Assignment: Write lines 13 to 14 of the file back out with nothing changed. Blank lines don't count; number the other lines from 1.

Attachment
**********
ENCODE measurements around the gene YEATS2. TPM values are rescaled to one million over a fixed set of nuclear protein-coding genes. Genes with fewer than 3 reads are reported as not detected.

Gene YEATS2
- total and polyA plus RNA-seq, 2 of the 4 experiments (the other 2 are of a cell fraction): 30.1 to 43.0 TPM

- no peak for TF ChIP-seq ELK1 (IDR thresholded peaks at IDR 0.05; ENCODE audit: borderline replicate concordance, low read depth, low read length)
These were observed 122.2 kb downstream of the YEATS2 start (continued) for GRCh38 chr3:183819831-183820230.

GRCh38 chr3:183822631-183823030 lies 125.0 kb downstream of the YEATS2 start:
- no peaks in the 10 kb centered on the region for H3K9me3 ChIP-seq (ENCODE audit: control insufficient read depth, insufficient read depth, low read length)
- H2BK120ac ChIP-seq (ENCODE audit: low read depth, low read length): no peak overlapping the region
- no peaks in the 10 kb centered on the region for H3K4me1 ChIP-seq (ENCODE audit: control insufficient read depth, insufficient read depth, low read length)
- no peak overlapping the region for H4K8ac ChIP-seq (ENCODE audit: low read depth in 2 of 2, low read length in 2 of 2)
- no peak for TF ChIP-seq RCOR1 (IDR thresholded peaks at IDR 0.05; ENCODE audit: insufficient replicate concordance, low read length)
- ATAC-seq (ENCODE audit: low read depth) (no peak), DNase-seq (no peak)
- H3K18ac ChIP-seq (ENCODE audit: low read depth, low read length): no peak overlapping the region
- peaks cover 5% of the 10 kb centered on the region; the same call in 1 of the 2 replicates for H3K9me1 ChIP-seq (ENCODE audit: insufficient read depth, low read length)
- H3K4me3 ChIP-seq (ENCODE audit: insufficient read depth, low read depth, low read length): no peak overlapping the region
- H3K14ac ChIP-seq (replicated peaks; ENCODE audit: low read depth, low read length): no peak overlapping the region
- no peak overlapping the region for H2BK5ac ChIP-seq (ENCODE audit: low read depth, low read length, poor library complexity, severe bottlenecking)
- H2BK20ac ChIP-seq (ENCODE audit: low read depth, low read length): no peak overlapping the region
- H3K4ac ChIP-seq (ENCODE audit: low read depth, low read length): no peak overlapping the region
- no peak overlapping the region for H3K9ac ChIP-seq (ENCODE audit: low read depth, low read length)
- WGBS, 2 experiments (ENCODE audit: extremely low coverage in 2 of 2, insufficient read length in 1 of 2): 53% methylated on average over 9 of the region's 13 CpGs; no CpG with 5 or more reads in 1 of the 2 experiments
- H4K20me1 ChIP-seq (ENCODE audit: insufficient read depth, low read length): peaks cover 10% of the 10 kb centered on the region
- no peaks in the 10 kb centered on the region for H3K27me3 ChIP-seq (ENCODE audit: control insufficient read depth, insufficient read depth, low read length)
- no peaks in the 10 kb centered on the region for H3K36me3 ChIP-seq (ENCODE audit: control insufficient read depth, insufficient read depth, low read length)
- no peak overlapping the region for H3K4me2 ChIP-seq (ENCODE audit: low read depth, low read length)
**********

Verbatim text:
- H3K18ac ChIP-seq (ENCODE audit: low read depth, low read length): no peak overlapping the region
- peaks cover 5% of the 10 kb centered on the region; the same call in 1 of the 2 replicates for H3K9me1 ChIP-seq (ENCODE audit: insufficient read depth, low read length)